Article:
When a tennis player calls a challenge, this works like a second chance to check if the ball landed in the line and is valid. You see this at the amateur and professional level. Challenges are a great way to double-check if the umpire or scorekeeper was correct in scoring, which can make or break a match.

As we mentioned, you only have three challenges to use per set. Your match may be upwards of 18 games per match, with two or three sets. That would give you up to nine challenges for a three-set match.

However, there should not be many issues with scoring at the professional level, so these aren’t excuses to call fouls every time you lose. Players have done this, leading to plenty of boos and a bad reputation.

Only use challenges if you need to.

How Many Challenges Do You Get At Wimbledon?

For tennis players at Wimbledon, you can expect them to have unlimited challenges per set, plus an additional challenge in a tiebreaker. However, once three incorrect challenges are made, you must wait until the next set to call another challenge.

That is on par with most challenge requirements, although Wimbledon is highly tracked, and you only have a few being called here. Players can access the Hawk-Eye monitor, which helps with any issues.

Regardless, tennis athletes playing at Wimbledon can use all their challenges per set as they please. If you encounter two ‘wrong’ calls in a row and you believe your ball is in court or your opponent’s is not, call a challenge.

How Many Challenges Do You Get At The US Open?

Tennis players involved in the US Open are given three challenges per set and an additional one during a tiebreak. You can use these for things such as double bounces, a ball touching a player’s body, a player touching the net, or a player being hindered by noise. If a tennis player calls a valid challenge, they’re awarded the extra tiebreak one.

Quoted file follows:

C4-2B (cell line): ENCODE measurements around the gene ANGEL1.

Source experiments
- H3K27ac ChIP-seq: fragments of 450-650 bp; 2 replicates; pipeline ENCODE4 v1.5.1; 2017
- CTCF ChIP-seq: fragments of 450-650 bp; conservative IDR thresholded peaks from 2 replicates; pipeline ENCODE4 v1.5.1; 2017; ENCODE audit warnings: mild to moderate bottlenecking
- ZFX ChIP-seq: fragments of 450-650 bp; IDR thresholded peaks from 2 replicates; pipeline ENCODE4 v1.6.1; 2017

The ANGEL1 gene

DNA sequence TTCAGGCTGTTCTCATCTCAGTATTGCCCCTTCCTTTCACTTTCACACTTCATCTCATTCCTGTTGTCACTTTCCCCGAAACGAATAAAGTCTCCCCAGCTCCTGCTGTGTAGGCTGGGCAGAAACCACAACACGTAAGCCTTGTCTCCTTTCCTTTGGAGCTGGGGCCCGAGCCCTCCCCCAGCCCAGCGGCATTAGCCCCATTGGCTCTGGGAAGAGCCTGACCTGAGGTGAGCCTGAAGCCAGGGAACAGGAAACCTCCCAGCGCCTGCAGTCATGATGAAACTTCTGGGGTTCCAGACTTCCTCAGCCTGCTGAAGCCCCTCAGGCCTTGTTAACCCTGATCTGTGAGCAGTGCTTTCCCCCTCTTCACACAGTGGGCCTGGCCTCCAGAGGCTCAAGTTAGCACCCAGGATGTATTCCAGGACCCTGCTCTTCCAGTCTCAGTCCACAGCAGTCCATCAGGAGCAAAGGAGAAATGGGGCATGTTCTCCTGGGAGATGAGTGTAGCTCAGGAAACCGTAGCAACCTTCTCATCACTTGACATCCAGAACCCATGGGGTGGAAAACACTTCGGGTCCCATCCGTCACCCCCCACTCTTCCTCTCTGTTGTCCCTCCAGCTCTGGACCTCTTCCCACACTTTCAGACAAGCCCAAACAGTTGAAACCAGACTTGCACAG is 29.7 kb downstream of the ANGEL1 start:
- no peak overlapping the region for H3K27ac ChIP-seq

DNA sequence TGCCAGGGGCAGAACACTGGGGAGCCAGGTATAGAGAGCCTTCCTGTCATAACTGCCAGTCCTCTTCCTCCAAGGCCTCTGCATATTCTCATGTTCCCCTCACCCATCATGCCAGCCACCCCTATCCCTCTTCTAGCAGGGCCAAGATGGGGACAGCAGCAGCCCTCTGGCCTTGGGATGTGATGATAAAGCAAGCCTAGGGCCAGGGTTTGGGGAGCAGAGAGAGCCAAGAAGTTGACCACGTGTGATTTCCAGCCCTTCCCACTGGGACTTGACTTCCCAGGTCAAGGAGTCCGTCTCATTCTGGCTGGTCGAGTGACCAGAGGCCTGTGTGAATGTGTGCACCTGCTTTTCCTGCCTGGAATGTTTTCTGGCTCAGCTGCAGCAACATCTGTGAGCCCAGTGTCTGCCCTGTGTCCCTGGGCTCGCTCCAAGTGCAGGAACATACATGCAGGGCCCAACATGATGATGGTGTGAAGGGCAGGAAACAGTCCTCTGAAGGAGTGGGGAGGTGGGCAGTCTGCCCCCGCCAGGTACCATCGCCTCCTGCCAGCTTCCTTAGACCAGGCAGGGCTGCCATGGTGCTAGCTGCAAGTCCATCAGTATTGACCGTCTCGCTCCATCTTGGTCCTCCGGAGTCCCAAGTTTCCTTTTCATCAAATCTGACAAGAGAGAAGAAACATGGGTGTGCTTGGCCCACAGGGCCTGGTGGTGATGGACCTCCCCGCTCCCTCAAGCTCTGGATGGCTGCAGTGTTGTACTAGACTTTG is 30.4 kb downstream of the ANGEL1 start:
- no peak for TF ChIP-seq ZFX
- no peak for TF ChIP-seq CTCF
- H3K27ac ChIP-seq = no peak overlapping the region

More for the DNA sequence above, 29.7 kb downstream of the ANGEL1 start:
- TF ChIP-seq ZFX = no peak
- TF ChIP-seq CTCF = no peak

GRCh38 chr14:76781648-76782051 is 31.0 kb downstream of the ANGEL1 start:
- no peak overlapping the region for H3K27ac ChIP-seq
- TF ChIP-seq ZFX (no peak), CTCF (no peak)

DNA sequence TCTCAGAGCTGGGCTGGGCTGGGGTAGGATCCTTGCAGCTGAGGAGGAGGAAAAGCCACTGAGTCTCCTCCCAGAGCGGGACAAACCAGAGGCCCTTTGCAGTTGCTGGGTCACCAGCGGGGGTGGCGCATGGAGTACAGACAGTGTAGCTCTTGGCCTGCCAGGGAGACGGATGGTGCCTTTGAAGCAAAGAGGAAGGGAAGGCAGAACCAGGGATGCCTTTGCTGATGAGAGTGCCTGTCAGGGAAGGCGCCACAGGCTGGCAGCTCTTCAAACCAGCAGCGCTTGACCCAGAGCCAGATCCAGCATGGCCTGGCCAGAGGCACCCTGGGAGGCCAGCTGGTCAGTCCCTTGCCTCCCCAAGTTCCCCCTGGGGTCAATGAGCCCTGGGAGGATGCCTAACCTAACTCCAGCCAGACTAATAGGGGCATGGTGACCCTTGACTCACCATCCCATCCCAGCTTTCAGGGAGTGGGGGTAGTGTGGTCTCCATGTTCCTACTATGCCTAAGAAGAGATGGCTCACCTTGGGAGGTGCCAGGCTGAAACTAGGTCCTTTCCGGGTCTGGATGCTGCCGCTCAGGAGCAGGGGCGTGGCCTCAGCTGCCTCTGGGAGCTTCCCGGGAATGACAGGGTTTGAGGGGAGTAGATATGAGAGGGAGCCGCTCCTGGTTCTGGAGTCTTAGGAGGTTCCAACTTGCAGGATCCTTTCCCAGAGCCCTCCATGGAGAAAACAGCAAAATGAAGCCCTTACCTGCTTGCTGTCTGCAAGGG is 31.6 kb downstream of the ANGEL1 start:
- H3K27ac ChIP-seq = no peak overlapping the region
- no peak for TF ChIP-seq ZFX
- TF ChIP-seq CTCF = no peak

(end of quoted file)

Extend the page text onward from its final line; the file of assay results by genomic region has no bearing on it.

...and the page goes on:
You also have access to the Hawk-Eye monitor, which most coaches and team members closely watch throughout each event. Not much gets past the US open scorekeepers, so this shouldn’t be a frequent call made.

However, if another player or audience member is purposefully making noise to mess up your game, that’s enough reason to call a challenge.

Challenge Rules For Grand Slam Tournaments

Regarding the challenge rules during Grand Slam tournaments, each player is given three challenges PER set they play. They may also receive an additional challenge in the event of a tiebreak. This is on par with the US Open.

A Grand Slam in tennis refers to these events:

You also want to remember that additional challenges may be rewarded if you continue to call out correct challenges and there’s an obvious issue with the umpire or scorekeeper.

Can Coaches Make Challenge Calls In Tennis?

No. Coaches may not make challenge calls during tennis matches or events. The player has to do this on the court, immediately pausing the game while everyone figures out the scoring.

If a coach interferes with this process, that can get them and their player in trouble. This falls under the etiquette guidelines of tennis and should be closely followed. Causing a fuss is not a good way to get your desired result in tennis, especially during something like a Grand Slam tournament.


In this post, we went over what a challenge in tennis is and why these matters. Most often, tennis players get three challenges per set, which could add up to nine in a three-set match. Do not be afraid to call one if you suspect something is incorrect with the official scoring.

You also want to remember only you can call a challenge. Not a coach, teammate, or bystander.

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Editor of All Points Tennis and a huge Roger Federer fan, I've spent countless hours studying his moves, especially his forehand and one-handed backhand. I also love writing about all the technical stuff like rackets and strings. I'm super pumped to share my insights with fellow tennis lovers here.